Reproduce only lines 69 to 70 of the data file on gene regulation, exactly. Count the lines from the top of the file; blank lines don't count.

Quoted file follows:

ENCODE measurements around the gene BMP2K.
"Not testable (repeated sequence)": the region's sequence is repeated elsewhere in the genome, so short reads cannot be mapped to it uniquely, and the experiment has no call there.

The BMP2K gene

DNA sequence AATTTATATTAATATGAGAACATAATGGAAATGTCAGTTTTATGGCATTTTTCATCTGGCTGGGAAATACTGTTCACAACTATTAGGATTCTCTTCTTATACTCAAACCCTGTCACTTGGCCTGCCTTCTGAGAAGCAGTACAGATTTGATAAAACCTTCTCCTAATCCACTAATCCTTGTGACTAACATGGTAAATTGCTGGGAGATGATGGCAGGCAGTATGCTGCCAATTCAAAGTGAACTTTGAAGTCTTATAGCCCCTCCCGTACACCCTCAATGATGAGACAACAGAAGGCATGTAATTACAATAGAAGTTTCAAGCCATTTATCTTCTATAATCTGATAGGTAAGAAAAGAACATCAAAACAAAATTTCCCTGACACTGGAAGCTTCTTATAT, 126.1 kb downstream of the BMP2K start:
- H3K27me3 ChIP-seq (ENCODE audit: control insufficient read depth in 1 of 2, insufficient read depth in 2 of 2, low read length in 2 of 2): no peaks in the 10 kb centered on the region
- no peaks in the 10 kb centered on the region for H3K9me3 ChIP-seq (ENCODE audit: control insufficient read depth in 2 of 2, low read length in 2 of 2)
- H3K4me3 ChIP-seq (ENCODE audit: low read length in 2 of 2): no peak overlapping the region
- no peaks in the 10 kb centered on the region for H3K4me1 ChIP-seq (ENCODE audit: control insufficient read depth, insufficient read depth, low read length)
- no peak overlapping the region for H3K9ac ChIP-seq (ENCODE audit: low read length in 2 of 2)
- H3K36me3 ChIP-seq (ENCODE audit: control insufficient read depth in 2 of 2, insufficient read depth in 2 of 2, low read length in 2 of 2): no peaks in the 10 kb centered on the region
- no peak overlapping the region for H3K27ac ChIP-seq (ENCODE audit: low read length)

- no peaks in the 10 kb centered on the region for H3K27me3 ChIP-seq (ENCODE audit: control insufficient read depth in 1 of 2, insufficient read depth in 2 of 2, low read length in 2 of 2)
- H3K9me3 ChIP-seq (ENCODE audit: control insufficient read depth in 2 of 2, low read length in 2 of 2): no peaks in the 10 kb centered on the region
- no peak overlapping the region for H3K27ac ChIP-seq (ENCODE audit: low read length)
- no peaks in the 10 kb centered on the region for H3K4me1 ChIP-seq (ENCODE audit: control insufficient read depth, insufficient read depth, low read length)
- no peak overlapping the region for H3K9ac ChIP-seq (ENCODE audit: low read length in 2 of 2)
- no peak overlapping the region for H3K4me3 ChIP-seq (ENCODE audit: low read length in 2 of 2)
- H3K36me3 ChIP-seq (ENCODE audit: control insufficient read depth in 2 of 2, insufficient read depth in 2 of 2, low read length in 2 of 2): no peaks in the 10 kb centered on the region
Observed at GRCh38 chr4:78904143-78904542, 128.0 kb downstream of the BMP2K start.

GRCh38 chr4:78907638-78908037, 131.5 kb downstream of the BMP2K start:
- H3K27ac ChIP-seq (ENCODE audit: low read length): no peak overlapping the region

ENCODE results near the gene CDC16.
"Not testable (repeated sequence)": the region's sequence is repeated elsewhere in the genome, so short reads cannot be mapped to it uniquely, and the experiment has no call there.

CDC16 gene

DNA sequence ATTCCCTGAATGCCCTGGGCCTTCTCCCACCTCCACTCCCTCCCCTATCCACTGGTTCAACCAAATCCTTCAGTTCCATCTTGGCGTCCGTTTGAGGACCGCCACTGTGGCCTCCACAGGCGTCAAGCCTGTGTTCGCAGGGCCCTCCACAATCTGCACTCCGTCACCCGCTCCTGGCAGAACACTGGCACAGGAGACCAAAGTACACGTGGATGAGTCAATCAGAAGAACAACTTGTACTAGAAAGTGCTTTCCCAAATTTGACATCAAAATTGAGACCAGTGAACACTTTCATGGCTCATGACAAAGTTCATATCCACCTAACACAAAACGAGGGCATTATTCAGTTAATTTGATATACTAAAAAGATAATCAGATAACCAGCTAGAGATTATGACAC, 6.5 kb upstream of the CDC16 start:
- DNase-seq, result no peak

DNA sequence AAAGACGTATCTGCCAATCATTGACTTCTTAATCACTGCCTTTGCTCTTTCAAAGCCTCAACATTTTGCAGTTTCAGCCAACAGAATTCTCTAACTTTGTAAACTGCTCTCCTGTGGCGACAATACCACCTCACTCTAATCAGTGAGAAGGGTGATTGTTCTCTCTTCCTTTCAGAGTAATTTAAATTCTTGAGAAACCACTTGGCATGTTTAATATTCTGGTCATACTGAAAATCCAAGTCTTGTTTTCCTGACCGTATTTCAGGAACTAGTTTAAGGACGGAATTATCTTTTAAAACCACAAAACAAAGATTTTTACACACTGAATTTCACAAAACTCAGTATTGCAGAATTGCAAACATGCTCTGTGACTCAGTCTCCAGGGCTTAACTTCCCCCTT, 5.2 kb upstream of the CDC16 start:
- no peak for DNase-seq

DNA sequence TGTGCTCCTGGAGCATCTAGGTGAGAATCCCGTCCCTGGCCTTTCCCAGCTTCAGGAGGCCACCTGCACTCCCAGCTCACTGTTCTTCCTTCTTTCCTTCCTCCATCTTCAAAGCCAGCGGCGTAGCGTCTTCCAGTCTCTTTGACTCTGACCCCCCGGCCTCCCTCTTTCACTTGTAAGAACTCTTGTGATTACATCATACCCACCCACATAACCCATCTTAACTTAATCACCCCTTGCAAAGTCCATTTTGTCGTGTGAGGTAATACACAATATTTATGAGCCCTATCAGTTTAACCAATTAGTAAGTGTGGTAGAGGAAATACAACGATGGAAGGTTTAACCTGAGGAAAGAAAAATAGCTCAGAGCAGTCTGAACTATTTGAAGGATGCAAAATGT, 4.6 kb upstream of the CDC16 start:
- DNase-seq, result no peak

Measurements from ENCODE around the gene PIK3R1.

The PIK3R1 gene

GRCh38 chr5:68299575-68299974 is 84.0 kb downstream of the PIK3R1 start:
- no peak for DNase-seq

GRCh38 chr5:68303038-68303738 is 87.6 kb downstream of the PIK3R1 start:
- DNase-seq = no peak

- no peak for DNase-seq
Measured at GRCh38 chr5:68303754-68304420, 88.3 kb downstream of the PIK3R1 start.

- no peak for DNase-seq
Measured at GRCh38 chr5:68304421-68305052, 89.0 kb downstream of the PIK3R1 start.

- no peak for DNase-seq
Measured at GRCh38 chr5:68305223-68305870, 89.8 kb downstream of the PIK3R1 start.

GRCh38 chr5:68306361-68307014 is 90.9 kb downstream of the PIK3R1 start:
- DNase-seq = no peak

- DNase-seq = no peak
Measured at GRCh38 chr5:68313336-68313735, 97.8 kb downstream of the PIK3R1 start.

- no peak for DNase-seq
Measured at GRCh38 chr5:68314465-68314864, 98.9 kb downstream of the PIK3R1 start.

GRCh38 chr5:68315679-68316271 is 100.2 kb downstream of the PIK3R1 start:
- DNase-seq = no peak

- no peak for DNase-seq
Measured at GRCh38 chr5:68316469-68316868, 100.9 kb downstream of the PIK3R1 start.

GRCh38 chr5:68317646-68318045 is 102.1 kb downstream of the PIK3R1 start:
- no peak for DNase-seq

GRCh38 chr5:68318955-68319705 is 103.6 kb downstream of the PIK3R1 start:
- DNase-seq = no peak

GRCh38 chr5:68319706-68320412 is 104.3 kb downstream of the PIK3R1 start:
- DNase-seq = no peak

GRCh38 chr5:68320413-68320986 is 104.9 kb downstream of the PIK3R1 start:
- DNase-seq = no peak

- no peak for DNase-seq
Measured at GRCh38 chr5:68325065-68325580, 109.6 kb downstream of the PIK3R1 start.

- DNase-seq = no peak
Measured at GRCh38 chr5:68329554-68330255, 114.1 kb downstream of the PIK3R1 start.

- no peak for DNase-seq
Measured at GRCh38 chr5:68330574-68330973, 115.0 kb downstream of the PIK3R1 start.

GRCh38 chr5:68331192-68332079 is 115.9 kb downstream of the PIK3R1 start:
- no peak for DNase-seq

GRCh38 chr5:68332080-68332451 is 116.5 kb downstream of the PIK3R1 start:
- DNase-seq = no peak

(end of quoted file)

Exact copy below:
GRCh38 chr5:68332080-68332451 is 116.5 kb downstream of the PIK3R1 start:
- DNase-seq = no peak